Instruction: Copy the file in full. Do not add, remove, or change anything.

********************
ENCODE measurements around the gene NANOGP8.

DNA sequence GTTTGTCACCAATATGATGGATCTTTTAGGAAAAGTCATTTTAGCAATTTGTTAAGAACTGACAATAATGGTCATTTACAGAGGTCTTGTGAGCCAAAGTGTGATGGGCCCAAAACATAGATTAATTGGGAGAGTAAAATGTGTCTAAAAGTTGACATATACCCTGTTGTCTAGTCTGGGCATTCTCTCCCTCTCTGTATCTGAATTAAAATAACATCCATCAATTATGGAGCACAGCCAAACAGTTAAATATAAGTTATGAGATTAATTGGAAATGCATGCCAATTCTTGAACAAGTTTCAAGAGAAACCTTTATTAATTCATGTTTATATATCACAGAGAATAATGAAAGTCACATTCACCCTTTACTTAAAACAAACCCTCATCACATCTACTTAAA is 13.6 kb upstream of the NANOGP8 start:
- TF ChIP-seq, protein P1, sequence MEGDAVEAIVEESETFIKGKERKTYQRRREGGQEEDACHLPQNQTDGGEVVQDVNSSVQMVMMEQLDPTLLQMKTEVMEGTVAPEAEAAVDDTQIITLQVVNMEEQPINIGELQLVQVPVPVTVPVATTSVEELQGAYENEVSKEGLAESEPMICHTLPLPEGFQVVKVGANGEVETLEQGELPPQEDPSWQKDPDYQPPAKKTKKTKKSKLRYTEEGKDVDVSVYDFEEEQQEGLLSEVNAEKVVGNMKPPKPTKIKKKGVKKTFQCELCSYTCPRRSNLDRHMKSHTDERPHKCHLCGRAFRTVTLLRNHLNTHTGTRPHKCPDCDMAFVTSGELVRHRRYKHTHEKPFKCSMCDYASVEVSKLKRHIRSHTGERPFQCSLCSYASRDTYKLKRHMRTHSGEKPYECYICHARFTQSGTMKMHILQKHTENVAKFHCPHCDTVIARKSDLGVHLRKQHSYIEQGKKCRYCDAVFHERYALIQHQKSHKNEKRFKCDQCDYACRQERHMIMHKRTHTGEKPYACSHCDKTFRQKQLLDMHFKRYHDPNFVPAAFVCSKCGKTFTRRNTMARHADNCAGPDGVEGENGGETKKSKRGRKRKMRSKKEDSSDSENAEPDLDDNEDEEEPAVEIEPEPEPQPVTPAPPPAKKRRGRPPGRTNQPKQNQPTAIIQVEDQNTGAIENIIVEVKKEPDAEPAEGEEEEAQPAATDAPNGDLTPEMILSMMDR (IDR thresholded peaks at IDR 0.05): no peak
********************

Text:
ENCODE measurements around the gene NANOGP8.

DNA sequence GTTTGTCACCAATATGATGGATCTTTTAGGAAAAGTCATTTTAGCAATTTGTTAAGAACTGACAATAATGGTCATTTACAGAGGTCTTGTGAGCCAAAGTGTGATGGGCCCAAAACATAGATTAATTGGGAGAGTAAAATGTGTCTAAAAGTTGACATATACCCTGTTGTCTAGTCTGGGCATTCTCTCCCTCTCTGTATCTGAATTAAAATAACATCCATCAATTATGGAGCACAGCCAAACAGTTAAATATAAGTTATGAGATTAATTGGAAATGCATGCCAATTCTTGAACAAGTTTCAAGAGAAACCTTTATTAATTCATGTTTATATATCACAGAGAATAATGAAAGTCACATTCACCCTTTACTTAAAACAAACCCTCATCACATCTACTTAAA is 13.6 kb upstream of the NANOGP8 start:
- TF ChIP-seq, protein P1, sequence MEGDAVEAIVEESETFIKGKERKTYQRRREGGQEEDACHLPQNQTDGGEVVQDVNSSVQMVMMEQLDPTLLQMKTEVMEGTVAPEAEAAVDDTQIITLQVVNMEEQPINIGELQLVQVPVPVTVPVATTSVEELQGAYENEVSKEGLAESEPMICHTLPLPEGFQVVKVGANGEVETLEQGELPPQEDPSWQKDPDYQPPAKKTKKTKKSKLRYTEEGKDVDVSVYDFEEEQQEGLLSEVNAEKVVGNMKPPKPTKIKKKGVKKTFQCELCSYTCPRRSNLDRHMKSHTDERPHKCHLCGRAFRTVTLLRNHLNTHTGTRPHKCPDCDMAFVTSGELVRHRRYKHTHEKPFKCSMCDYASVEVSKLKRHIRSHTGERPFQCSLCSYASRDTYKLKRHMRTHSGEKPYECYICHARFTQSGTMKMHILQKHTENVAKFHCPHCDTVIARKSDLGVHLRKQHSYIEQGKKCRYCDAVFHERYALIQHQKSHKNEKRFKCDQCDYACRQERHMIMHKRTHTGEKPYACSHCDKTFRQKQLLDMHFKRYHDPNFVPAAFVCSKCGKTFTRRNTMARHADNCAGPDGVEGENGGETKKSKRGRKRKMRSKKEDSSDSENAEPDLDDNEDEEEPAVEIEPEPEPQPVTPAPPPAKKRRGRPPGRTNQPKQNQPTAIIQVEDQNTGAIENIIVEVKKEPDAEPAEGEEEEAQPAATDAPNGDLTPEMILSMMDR (IDR thresholded peaks at IDR 0.05): no peak